Shawn, Ryan, and Lori discuss The Whole-Brain Child: 12 Revolutionary Strategies to Nurture Your Child's Developing Mind by Daniel J. Siegel and Tina Payne Bryson. (https://amzn.to/2IJuJh4)  This is one of several books that CK Family Services recommends that all parents read, and it holds a special place with our show hosts.  We invite you to join us and read through the book alongside us this Summer.  Whether you are new to the book or have already read it through, we are confident that you’ll be glad you did.  If you need a copy of the book, please consider using the link above to purchase a copy via Amazon.com.  Doing so will help support the show. If you have a community in which you already draw support, consider using this series to fuel your discussion topics.  If you are looking for community consider joining our Facebook Group https://www.facebook.com/groups/fosterfamilymatters/ where you can get direct access to Shawn, Ryan and Lori. In this episode, we continue with chapter 3 and we talk about the concept of the upstairs-downstairs brain. The authors of The Whole-Brain Child describe the brain not only as divided horizontally but also vertically, like a house. In that sense, the downstairs part is the fundamental part and it controls basic functions such as breathing, reacting to danger, experiencing strong emotions and so on. The upstairs brain is the more complex part where processes like thinking, planning, and imagining happen. This is the part of the brain that allows critical thinking, problem-solving, and decision-making processes to take place. So, for example, it is much more difficult to make a good connection between the downstairs and upstairs brain for children who have experienced trauma – it is much more difficult to smoothly climb the stairs. The trauma produces obstacles which make the process of climbing slower and more laborious or, practically speaking, make it harder for the child to properly respond to real life situation due to the trauma. This also shows that approaching a crying child being only guided by the left-brain-right-brain division may not be enough because sometimes, the child is unable to calm because of the trauma. So, in such cases, an upstairs-downstairs approach is necessary to understand and calm the tantrum because it might be coming from the downstairs brain which is not always rational. Among some great illustrations of the brain’s functioning in this episode is the example of asking a person to use the browser to find a nice place for dinner while there is no internet connection. This is very similar to parents demanding something from a child when the child is unable to properly respond due to the fact that his or her brain is not developed yet. In other words, the physical structure is there but it is not connected yet, it is not “online”. The rest of the chapter – and of our discussion – focuses on how to approach that developing upstairs part of the child’s brain, how to help the child navigate, and how to protect it in that new unknown territory. There are 3 strategies proposed by the authors of the book. The first one is Engage, Don’t Enrage. That means engaging with the child, showing them that you are there for them both emotionally and physically, comforting them, and showing them that you can climb those stairs together. As parents, we often deal with our own upstairs-downstairs issues and forget that our children are not adults. What we need to do, instead, is to put our personal problems away and help the children get into the rational part of their own experience. The second strategy is Use It Or Lose It and it urges parents to teach children everything they can from tying their shoes to showing empathy; in other words, it appeals to parents’ responsibility to make children use their brains. If they do not motivate the child to exercise his or her brain and if they do not teach new things, the child will be late to learn so many things that he or she could have learned sooner; on top of that, they will learn them from someone else. The final strategy is Move It Or Lose It and it is based on the idea that movement helps the body relax and, consequently, changes our emotional state. Whether that may be going for a walk around the block or just going for a run, moving the body helps us calm and establish better self-regulation. In addition, movement increases the connection between the left and right brain. So, when in conflict, instead of continuing to yell at each other, we should go out and take a walk until we calm down and then continue the conversation. Our next episode will focus on the strategies in chapter 4 of The Whole-Brain Child.  We look forward to engaging with you over the course of the summer. If you have not already, join our Facebook Group here:  https://www.facebook.com/groups/fosterfamilymatters/ If you have not already, pick up a copy of the book here:  https://amzn.to/2IJuJh4 If you are looking for our website, you will find it here:  www.fosterfamilymatters.org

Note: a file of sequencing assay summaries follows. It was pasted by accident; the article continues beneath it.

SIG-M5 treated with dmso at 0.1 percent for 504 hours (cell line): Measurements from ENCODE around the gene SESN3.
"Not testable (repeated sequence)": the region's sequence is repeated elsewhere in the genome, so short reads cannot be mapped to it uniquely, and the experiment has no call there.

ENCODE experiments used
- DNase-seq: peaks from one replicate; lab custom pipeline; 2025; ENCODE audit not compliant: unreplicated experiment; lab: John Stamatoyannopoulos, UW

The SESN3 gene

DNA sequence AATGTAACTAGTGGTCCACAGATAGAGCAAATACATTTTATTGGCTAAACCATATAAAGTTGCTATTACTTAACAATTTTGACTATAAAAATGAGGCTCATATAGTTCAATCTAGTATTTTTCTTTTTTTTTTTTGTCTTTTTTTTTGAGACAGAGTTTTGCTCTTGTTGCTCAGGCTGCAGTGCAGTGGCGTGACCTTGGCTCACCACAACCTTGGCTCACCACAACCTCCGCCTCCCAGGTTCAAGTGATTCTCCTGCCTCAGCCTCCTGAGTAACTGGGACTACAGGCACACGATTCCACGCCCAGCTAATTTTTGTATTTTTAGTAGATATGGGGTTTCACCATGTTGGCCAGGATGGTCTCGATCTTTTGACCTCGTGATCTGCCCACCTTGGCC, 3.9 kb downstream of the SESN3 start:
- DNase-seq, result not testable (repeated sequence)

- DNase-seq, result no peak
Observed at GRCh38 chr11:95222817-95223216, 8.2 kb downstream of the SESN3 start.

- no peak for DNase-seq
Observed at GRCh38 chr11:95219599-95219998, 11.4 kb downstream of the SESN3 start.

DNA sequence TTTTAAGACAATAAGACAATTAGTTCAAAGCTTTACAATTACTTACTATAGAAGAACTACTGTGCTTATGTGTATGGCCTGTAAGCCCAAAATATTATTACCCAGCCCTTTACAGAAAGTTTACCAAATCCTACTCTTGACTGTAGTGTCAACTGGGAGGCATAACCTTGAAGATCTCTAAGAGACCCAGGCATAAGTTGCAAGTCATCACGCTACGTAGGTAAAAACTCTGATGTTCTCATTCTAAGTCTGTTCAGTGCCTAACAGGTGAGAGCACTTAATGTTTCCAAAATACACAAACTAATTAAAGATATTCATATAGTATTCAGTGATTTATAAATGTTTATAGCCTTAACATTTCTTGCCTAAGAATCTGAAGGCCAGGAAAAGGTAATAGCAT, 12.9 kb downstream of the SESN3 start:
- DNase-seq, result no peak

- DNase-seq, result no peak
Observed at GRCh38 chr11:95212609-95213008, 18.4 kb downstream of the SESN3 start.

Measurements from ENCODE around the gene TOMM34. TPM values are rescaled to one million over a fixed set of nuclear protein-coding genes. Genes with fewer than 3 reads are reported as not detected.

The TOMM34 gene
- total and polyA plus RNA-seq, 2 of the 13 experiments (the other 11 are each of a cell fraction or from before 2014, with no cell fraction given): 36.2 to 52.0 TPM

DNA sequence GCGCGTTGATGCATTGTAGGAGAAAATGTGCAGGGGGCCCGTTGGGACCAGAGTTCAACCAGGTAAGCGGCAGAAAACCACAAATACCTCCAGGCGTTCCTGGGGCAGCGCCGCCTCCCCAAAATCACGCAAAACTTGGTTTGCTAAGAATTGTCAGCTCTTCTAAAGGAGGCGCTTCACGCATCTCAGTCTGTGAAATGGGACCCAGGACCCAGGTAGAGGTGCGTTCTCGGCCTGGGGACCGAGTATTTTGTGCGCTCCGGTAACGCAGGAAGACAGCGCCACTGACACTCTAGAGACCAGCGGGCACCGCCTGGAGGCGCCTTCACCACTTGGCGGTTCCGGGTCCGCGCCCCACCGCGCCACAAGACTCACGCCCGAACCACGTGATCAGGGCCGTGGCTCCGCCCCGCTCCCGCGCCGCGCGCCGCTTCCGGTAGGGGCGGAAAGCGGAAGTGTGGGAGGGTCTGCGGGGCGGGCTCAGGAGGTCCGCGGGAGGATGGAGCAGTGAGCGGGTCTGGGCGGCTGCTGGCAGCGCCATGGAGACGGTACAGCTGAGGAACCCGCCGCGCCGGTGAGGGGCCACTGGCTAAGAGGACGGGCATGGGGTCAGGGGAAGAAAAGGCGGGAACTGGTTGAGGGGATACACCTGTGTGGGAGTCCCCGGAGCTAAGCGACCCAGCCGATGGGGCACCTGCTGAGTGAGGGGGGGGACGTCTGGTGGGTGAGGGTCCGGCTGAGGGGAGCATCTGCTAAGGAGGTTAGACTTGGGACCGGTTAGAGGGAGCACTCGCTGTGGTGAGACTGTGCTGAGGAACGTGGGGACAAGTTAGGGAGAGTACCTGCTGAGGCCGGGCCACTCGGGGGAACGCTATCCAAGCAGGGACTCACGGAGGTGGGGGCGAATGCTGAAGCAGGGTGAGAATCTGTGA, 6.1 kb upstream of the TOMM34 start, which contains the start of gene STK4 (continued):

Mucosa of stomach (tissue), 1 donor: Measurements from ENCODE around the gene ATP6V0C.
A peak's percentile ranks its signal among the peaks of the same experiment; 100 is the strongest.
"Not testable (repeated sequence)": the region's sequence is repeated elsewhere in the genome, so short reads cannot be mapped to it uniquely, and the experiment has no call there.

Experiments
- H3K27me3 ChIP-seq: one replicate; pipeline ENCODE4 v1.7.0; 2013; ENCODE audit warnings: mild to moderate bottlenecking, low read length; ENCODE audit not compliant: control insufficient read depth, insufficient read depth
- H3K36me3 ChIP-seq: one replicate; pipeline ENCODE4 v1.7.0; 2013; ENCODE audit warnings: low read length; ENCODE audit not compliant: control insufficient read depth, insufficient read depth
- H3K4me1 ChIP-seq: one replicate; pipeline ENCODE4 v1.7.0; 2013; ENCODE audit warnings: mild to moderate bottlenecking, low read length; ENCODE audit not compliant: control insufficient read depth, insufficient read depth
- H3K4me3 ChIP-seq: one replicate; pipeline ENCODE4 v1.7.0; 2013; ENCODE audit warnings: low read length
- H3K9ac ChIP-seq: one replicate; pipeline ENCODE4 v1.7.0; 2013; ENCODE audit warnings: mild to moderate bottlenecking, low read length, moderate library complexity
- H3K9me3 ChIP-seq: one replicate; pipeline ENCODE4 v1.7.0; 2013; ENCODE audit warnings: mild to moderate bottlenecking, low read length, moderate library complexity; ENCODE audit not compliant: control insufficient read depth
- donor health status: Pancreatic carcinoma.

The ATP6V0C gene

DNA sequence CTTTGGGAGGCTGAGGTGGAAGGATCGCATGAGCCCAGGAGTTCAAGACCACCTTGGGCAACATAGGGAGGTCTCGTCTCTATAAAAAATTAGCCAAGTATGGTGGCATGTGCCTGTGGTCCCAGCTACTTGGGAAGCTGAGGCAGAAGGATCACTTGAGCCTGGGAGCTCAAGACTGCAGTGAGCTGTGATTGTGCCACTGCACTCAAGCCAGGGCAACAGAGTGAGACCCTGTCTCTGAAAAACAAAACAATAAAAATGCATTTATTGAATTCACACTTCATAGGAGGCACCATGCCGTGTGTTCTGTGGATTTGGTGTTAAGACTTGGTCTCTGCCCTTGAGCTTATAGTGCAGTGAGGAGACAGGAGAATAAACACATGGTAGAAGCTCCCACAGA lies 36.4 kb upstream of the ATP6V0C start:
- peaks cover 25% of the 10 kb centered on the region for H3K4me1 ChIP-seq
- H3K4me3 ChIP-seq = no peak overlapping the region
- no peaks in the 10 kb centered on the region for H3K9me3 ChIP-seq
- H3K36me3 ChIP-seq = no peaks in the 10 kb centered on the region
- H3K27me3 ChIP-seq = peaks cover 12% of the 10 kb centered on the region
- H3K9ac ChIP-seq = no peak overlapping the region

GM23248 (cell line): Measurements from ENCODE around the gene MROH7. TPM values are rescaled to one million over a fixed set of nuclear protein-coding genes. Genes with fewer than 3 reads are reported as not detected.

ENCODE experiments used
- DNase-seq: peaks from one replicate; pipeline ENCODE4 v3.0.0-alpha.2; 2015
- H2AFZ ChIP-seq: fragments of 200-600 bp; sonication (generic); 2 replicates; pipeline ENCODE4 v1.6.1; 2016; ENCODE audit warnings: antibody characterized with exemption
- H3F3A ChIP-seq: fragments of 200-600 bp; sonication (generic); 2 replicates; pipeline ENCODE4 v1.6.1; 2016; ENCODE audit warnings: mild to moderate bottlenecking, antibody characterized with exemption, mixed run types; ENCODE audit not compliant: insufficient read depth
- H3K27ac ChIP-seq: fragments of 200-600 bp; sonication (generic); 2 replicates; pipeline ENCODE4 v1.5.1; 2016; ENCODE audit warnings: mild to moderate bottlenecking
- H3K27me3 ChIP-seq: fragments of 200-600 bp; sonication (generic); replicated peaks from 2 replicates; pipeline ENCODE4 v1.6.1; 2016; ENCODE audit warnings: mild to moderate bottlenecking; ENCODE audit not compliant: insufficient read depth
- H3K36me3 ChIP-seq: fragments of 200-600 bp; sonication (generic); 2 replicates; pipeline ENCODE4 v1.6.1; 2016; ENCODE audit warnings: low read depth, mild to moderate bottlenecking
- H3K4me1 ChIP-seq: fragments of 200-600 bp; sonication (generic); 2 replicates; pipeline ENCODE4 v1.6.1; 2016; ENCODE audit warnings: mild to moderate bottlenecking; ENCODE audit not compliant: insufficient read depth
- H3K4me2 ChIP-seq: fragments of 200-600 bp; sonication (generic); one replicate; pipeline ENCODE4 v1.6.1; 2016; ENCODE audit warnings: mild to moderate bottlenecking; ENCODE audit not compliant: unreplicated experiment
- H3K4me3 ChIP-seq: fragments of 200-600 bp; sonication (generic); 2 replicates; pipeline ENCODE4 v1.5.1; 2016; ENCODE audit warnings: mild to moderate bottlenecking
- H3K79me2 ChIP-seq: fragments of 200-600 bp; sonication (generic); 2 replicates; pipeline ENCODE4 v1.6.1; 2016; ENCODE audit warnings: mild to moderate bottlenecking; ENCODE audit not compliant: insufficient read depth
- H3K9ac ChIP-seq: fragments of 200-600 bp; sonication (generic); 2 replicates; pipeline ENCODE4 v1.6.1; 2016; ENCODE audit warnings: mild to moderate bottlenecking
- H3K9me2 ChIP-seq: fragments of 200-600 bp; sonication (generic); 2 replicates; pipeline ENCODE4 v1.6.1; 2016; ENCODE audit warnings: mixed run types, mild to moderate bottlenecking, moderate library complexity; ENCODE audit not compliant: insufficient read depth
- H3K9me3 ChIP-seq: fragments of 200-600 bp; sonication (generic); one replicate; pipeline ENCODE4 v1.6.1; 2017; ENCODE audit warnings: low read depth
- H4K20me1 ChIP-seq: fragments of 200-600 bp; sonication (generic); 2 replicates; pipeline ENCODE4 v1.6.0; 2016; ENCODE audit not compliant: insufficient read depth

Shawn, Ryan, and Lori discuss the introduction, chapter 1 and chapter 2 of The Whole-Brain Child: 12 Revolutionary Strategies to Nurture Your Child's Developing Mind by Daniel J. Siegel and Tina Payne Bryson.   This Summer we are going to dive into a discussion of the book, The Whole-Brain Child:  12 Revolutionary Strategies to Nurture Your Child’s Developing Mind by Daniel J. Siegel and Tina Payne Bryson. (https://amzn.to/2IJuJh4)  This is one of several books that CK Family Services recommends that all parents read, and it holds a special place with our show hosts.  We invite you to join us and read through the book alongside us this Summer.  Whether you are new to the book or have already read it through, we are confident that you’ll be glad you did.  If you need a copy of the book, please consider using the link above to purchase a copy via Amazon.com.  Doing so will help support the show.   If you have a community in which you already draw support, consider using this series to fuel your discussion topics.  If you are looking for community consider joining our Facebook Group https://www.facebook.com/groups/fosterfamilymatters/ where you can get direct access to Shawn, Ryan and Lori.   One of the things we like about this book is that the strategies are practical and well stated.  The combination of Dan and Tina is a one-two punch of intellect and relatability that provides contextual visual examples and explanations that are easy to understand and readily applicable to modern day parenting.   In this episode, we start by discussing the introduction through chapter 2.  We focus on the importance of understanding that our children’s brains are a work in progress and that by the choices we make as parents we guide the development of their brains and the way our children view and function in their environment.  For anyone who has concerns that the way things are now is the way they will be forever, this book will spark hope that you can change your stars through purposeful and intentional parenting strategies.   One of our favorite illustrations from this first part of the book is the depiction of chaos, calm, and rigidity as a river.  Too frequently parents view chaos and calm as the ends of the spectrum, but we learn in the book that the calm place is in the middle of the stream halfway between the opposing shores of chaos and rigidity.   Our brains have natural hemispheres.  In this first part of our discussion, we talk about the left brain and the right brain.  Our left brains can be equated with our logical thought processes and our right brains can be equated with emotional thought processes.  Each hemisphere provides an important aspect of our humanity.  The left brain is the letter of the law and the right brain is the spirit of the law.  The left-brain provides content and the right brain provides context.  As parents, we can take steps to help our children more readily integrate their left-brain, right-brain connectivity and engagement.  The two halves of our brain must work together for us to make sense of the world.   The first strategy presented in the book is Connect and Redirect: Surfing Emotional Waves.  The strategy involves encouraging left/right integration by first connecting with your child right-brain to right-brain.  Make an emotional connection.  Join your child and validate their feelings.  Express empathy and listen to their words and reflect with them.  The second part of the strategy is to redirect.  This is not the same sort of redirection many of us deploy when correcting behavior that is basically a distraction.  This redirection is purposeful and intentional focusing the child’s logical thoughts toward the desired outcome.  For this strategy to work, we must first connect right-brain to right-brain and then we can leverage the left brain through redirection.   The second strategy for the promotion of left/right integration is Name It to Tame It: Telling Stories to Calm Big Emotions.  If you really want to be set free from your trauma and from the big emotions that seem to control your behavior, you must come to terms with it.  Parents must help our children tell their story to help them name it and tame it.  “and you will know the truth, and the truth will set you free.” – John 8:32.   We are so glad that you have listened to this episode and we invite you to subscribe to our show via the subscription feature on your favorite podcast tool.  We are trying to increase our audience and so we ask you to help us by sharing, liking, staring, and leaving positive reviews (if you have positive thoughts on our show).   Our next episode will focus on the strategies in chapter 3 of The Whole-Brain Child.  We look forward to engaging with you over the course of the summer.   If you have not already, join our Facebook Group here:  https://www.facebook.com/groups/fosterfamilymatters/ If you have not already, pick up a copy of the book here:  https://amzn.to/2IJuJh4 If you are looking for our website, you will find it here:  www.fosterfamilymatters.org